FOR IMMEDIATE RELEASE
Contact: Jennifer Weaver / ASG Renaissance
|October 14, 2008|
New Biodiesel Blend Specifications Published by ASTM International
Jefferson City, Mo. – Biodiesel is reaching new heights as a proven fuel, bolstered by new quality specifications for biodiesel blends published by ASTM International. Biodiesel producers, petroleum companies, engine companies, vehicle manufacturers, pipeline operators, fleets and consumers will benefit from the new biodiesel blend specifications, using them for fuel preparation, quality checking, engine design, and bid and purchasing contracts.
The rigorous ASTM process yielded stringent specifications to help ensure the availability of high quality biodiesel blends in the marketplace.
Bob McCormick, Principal Engineer on Fuels Performance at the National Renewable Energy Laboratory (NREL), said, "The new ASTM standards for biodiesel blends are the result of years of negotiation between the various parties at ASTM and years of research on how the properties of biodiesel blends affect engine performance. NREL has conducted extensive research over the past 4 years to support development of these standards, which we believe will lead to an expansion of markets for biodiesel while at the same time ensuring that users have trouble-free performance." This research was jointly supported by the U.S. Department of Energy and the National Biodiesel Board (NBB) under a Cooperative Research and Development Agreement.
The ASTM specifications provide details on requirements for fuel characteristics as well as the relevant standard test methods to use for each. The new biodiesel standards apply to all finished biodiesel blends, regardless of the type of feedstock used to make the fuel.
Steve Howell, Technical Director for the NBB and Chairman of the ASTM Biodiesel Task Force, noted that the specifications are set on a performance basis for a diesel engine, not on the feedstock or the production process. "These specifications combine the input of engine interests, petroleum interests, and biodiesel interests, as well as government and military representatives, researchers and academics. It took cooperation and a lot of data and information sharing between all those parties to reach consensus. This is an important achievement for the biodiesel industry that will help move us forward."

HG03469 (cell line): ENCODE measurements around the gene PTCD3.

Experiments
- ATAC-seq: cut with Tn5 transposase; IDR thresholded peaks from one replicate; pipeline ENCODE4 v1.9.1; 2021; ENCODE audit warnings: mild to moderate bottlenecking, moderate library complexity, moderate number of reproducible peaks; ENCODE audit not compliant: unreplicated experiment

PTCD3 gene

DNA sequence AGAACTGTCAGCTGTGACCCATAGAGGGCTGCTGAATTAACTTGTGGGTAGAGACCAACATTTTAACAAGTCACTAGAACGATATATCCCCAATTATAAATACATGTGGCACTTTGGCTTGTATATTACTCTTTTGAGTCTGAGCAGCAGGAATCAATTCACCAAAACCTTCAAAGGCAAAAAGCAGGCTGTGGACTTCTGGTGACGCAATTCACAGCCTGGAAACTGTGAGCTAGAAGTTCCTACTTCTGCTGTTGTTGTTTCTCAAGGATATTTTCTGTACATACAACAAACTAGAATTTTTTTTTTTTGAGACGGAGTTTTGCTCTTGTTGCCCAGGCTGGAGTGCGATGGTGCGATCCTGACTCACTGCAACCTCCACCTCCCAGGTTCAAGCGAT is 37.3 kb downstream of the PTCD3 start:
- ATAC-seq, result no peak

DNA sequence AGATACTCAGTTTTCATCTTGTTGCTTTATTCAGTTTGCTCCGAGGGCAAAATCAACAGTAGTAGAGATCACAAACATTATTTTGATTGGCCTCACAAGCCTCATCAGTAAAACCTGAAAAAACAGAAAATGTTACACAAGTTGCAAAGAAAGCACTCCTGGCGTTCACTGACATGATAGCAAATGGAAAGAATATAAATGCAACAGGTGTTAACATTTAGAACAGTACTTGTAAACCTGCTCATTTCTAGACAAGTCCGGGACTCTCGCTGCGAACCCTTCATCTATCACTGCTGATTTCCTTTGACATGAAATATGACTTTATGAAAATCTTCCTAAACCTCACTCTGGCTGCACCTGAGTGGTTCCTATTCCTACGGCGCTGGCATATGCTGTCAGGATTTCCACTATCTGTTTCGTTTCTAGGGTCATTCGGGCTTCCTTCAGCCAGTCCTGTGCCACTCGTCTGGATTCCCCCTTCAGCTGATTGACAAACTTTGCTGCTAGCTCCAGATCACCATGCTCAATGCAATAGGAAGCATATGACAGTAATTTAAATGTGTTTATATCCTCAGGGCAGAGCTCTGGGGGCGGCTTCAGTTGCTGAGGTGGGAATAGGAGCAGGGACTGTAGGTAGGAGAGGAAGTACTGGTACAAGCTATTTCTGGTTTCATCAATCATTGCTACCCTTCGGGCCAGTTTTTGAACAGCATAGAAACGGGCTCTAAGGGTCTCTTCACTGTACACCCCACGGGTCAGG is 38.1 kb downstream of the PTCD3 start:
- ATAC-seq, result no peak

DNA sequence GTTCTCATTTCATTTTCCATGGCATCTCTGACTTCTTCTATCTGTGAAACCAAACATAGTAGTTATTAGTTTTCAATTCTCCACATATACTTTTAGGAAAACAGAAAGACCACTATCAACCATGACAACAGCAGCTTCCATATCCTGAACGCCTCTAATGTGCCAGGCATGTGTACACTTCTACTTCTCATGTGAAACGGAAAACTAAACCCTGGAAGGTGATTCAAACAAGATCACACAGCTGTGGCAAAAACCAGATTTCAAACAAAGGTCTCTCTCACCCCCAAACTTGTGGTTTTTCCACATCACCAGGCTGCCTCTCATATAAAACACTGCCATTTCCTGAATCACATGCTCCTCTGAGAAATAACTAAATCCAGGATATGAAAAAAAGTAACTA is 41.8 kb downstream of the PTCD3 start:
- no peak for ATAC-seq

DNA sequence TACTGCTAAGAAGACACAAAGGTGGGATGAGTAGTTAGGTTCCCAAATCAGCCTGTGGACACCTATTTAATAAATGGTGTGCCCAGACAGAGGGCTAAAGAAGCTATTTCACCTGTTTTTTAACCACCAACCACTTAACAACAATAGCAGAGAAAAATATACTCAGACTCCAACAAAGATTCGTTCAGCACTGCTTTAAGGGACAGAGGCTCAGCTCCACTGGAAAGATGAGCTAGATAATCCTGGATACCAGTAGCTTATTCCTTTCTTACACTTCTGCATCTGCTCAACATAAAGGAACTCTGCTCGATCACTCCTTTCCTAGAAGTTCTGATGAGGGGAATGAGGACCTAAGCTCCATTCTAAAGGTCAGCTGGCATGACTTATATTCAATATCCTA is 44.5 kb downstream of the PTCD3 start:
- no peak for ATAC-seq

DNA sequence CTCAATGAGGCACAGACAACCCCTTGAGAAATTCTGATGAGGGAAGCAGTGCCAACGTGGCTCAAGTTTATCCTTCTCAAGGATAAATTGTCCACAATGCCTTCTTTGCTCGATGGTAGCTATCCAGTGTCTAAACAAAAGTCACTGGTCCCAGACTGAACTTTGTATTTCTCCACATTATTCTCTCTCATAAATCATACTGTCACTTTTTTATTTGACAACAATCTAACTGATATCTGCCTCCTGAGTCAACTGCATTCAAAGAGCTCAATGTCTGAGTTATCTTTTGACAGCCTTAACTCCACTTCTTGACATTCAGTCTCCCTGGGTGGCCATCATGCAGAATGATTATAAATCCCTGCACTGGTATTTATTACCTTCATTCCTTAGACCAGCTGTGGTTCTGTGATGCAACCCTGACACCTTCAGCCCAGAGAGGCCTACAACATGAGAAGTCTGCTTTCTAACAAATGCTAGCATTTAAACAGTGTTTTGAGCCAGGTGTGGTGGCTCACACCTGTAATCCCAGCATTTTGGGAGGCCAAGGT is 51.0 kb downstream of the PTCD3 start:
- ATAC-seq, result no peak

The official publication of the new biodiesel blend specifications is welcome news to automakers and engine manufacturers, who have been requesting a finished blend specification for B20 biodiesel blends for several years. Some companies, such as Chrysler LLC, had stated that the need for that spec was the single greatest hurdle preventing their full-scale acceptance of B20 use in their diesel vehicles. Chrysler was instrumental in working with the ASTM task force toward B20 specification development and approval, having supported fleet use of B20 in its Dodge Ram diesel pickups since January 2006.
Biodiesel producers are also cognizant of the many benefits the new biodiesel blend standards hold for the industry. Joan McKinney of FutureFuel Chemical Company said, "FutureFuel expects the increased support of key stakeholders, such as engine and vehicle manufacturers and fuel refiners, resulting from the new blend standards to generate continued robust growth in our biodiesel sales."
FutureFuel Chemical Company is one of the 30 companies currently certified as a BQ-9000 accredited biodiesel producer. The biodiesel industry's BQ-9000 program couples the foundations of universally accepted quality management systems with the ASTM product specifications, and has become the premier quality designation in the industry.
Biodiesel is a domestically produced, renewable alternative to diesel fuel and can be made from plant oils, animal fats, recycled restaurant grease or new sources such as algae. Biodiesel blends up to B20 (20% biodiesel blended with 80% Ultra Low Sulfur Diesel) meeting ASTM specifications can be used in diesel engines with few or no modifications. All major automakers and engine manufacturers in the U.S. currently accept the use of at least B5, and 50 percent of U.S. manufacturers already accept the use of B20 blends or higher in at least some of their equipment. Several more companies are expected to raise their approvals to B20 now that the final ASTM specifications for B6-B20 blends have been approved and published.
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